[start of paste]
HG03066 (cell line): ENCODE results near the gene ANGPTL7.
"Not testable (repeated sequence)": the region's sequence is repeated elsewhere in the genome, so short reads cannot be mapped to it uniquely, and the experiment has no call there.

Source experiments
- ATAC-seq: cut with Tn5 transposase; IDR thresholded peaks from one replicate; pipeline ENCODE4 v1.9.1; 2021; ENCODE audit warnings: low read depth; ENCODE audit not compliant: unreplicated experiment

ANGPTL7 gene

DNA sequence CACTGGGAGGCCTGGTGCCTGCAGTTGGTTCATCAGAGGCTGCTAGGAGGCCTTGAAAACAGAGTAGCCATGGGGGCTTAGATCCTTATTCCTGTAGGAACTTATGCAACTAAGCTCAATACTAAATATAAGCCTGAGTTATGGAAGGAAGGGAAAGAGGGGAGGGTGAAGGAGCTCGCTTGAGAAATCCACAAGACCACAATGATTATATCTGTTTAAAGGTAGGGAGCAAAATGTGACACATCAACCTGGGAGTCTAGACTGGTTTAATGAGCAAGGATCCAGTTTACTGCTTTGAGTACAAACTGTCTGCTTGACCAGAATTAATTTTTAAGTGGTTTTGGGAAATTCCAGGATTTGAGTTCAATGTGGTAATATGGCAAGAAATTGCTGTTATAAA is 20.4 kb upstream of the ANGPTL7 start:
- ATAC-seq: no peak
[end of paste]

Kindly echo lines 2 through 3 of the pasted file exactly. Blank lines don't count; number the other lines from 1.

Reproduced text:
"Not testable (repeated sequence)": the region's sequence is repeated elsewhere in the genome, so short reads cannot be mapped to it uniquely, and the experiment has no call there.

Source experiments